In about 1977, my forward thinking primary school admitted a boy with profound physical disabilities. Let’s call him Ray.
In those days, children with just about any physical or cognitive disabilities were sent to places like “St Boltoph’s Really Special School for the Sake of Wider Societies Discomfort” or whatever passed for that dreadful Functionalism thinking at the time. There would be a big sign out the front telling everybody how special everybody inside was, and a sort of grim awe of the place, like it was Diet Mordor.
I mean, I found out recently my great grandmother spent the rest of her life in a “mental hospital” (as they were called) because she had dared to have a reactive breakdown after loosing her husband in her 40’s, and having 13 children to support. True story.
So. My school explained Ray’s needs, and our expected responses, in the weeks running up to his arrival. And then came the day.
Our world imploded.
Within days the only people talking to, or playing with Ray, were some of the girls (isn’t that so true) and the scary dinner ladies, Mrs Headbutt and Mrs- Physical- Assault When- You- Go- In- The -Big -Field- Even -After- A- Football.
To everybody else, he represented an inconvenient truth. Seeing Ray reminded us that the world might be wilder and more frightening than our current reality. The cost of listening to his pronunciation was too hard, and the thought of being seen with him too uncool, and the thought of putting up with his complex emotional needs, even for a millisecond, was too dreadful.
I was a child, and a child of the 1970’s at that, so I’m not going to be hard on myself. Bear in mind most of BBC light entertainment were serial paedophiles, you played on 200 foot high building sites on your Chopper with no health and safety fences, as Bill Bryson said in “Notes From A Small Island”, the average British sitcom viewer thought here there was something richly comic about having a black person as a neighbour. It wasn’t an insightful, kind or tolerant place.
You see, from all our circle of support 8 years ago when we first had the children placed, we only have one couple left.
The childhood passive brutality is an aside, but there are parallels with our lost friends, and me and my peers of 1977.
Our “funky” adoption scared, appalled, disturbed and weirded out a lot of people (I mean aside from us) and we got ghosted out of their life with “the first of the last calls” and terminal full diary’s. It really was too hard too watch for many, and the damage on the children so enormous and scary. The casserole of primary and secondary trauma.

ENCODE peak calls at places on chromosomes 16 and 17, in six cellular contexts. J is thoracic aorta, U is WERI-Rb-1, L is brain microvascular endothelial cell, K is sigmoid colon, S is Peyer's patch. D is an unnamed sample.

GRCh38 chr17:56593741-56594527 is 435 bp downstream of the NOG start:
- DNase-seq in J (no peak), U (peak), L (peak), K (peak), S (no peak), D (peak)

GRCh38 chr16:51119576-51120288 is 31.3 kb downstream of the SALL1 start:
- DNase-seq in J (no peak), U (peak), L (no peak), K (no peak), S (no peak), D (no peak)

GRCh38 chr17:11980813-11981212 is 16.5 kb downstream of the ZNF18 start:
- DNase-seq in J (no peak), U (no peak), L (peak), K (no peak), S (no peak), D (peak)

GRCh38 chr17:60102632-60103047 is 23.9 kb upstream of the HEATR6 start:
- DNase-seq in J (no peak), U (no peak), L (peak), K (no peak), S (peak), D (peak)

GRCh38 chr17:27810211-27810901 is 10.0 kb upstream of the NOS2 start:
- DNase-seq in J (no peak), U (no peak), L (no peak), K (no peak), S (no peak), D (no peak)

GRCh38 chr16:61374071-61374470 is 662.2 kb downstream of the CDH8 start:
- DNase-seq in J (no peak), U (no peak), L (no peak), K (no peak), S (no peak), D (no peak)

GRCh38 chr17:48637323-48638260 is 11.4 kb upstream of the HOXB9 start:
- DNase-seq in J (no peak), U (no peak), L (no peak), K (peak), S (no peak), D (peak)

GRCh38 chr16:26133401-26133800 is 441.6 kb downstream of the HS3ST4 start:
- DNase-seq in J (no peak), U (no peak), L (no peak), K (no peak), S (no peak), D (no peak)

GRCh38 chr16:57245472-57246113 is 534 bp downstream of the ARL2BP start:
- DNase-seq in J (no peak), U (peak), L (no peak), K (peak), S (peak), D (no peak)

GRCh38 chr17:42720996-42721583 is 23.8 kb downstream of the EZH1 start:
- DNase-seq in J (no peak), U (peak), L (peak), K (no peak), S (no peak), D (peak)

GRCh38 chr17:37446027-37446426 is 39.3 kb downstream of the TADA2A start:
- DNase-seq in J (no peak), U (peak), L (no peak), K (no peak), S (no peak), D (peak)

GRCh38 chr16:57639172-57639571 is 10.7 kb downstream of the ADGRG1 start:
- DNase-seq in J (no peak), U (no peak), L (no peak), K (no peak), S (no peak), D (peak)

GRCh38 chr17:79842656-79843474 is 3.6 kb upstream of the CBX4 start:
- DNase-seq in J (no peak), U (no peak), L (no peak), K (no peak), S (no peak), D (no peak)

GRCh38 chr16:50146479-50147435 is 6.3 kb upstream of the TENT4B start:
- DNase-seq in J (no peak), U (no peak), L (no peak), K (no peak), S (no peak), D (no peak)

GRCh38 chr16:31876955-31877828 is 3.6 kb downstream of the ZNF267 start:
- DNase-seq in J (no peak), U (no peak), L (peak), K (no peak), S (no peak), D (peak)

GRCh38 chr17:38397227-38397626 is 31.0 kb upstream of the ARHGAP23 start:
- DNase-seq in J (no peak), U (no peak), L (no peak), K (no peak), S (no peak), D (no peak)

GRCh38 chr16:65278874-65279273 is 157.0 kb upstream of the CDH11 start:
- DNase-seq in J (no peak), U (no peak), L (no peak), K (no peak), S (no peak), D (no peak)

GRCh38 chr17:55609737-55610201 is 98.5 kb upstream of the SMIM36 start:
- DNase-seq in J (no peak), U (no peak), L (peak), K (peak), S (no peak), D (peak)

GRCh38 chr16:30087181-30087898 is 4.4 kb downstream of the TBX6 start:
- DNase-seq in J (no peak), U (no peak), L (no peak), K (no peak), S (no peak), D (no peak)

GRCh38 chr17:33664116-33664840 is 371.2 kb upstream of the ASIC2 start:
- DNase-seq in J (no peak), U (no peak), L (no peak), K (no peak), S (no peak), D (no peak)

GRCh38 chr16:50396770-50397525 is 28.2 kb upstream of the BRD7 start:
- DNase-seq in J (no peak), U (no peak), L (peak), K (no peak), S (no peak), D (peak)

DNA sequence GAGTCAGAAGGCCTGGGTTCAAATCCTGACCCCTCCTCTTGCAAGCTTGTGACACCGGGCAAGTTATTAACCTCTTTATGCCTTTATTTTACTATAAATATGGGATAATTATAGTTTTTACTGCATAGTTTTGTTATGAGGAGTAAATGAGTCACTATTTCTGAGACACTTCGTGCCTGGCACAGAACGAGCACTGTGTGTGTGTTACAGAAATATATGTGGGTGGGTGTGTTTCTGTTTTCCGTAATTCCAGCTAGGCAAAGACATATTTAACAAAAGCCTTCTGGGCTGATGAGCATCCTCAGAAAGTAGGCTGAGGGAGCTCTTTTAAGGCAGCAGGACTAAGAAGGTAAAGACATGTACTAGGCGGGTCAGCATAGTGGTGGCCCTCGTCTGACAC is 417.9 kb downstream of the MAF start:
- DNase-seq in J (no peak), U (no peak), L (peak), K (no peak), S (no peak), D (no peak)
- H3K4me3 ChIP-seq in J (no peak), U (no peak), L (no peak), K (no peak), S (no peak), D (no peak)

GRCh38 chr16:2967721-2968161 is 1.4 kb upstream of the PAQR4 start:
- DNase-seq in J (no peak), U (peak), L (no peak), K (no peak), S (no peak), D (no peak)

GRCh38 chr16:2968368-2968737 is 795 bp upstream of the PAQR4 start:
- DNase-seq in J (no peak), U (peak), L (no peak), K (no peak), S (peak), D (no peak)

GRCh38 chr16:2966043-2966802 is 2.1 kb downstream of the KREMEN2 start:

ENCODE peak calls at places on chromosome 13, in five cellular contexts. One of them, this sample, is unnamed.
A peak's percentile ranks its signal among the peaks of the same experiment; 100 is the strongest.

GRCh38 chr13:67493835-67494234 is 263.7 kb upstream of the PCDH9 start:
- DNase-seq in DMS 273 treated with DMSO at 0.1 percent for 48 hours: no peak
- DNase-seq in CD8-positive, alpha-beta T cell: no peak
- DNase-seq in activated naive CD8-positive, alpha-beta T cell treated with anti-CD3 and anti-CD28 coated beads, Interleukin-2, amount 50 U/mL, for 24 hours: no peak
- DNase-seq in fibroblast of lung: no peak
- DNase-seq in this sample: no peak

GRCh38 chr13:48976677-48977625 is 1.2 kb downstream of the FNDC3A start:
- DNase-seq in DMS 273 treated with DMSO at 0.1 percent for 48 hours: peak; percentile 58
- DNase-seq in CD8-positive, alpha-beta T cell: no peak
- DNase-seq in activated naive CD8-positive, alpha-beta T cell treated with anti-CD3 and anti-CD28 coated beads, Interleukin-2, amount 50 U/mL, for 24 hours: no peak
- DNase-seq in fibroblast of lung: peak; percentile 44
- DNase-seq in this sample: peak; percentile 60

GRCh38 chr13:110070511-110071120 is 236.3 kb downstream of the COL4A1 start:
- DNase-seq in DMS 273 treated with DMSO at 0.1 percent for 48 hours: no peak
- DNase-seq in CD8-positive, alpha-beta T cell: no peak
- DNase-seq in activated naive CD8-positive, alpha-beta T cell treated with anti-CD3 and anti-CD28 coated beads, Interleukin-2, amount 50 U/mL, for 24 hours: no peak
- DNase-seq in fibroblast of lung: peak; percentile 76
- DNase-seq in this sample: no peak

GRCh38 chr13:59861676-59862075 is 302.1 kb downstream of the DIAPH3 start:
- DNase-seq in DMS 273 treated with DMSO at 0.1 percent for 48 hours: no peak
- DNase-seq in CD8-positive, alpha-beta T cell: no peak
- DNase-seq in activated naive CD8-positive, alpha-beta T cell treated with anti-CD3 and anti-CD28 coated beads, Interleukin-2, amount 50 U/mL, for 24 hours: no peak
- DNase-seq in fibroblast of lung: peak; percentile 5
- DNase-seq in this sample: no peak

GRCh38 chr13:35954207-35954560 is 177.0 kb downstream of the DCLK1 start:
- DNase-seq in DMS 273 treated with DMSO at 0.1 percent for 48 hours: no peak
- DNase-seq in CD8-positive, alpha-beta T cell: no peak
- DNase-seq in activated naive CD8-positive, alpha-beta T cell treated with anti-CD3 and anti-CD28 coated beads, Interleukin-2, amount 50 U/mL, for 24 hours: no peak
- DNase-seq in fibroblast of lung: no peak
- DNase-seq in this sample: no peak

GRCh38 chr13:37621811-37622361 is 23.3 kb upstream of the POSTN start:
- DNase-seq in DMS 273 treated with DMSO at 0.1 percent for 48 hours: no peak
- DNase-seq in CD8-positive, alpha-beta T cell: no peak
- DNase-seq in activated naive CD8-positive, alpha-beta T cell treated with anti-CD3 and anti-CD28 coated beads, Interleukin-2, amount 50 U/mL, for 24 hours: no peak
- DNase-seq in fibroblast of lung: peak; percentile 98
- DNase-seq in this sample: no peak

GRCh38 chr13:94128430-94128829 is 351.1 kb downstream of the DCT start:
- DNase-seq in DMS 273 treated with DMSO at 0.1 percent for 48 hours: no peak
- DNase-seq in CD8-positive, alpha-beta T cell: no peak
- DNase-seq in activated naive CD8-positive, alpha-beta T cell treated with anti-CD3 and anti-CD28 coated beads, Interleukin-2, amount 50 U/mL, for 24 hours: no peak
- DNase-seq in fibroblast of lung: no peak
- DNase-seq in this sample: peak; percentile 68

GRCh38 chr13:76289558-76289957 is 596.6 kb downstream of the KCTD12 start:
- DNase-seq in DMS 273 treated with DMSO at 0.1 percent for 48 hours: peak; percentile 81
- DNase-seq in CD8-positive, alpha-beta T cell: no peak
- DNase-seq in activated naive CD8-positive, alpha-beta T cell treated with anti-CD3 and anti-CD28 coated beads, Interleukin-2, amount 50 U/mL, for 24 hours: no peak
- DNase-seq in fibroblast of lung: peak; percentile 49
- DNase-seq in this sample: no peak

We are completely cool about it, by the way. We would likely done the same. This isn’t a moan, but more a “Oh yeah!” moment when you realise you never see baby pigeons, and its really hard to buy a Star Bar.
A lot of it is just normal life as well. People grow apart and all that. We are all too busy, and too dispersed- if not by miles, by travel times.
But you won’t make it without friends.
Some time ago, we came to a crossroads in our friendships. We started to be intentional about friends, and as Ken Robinson states in his book “The Element”, we decided to try and find people who belong to our “tribe” – for “when tribes gather in the same place the opportunities for mutual inspiration become intense”. We are friendly with everybody, but not everybody gets into the inner courts.
We were especially careful of anybody, no matter how well meaning, who made agreements with negativity or reminded us how hard things are. We said it before on here, but it has to be glass half full all the time.
The kind of friends we have in our life now are friends who know us warts and all, get our children (or at least accept them because they love us) and also have the ability to speak into our life. Our friends have seen us in tears, depressed, and without hope. Our friends have had their house- or even children- damaged by our children, and haven’t pulled the eject cord.
We have friends who have helped us financially when we had nothing. There was a period when I was out of work, and transitioned to very part time work to be D’s carer. I remember selling electrical goods at Cash Converters to buy rice, and searching on tiptoes in the back of kitchen cupboards, hoping there was a can or some lentils lurking there we forgot about. Our mortgage got paid when I had no job, our grocery’s bought during the same period, and many a time our letterbox flapped in the night and money was put through. Our church gave us some money to fix something really expensive once in a time of utter desperation.
Find your tribe, but understand why you aren’t in other tribes. That includes in the adoption community.
By the way, still waiting for the call about moving in………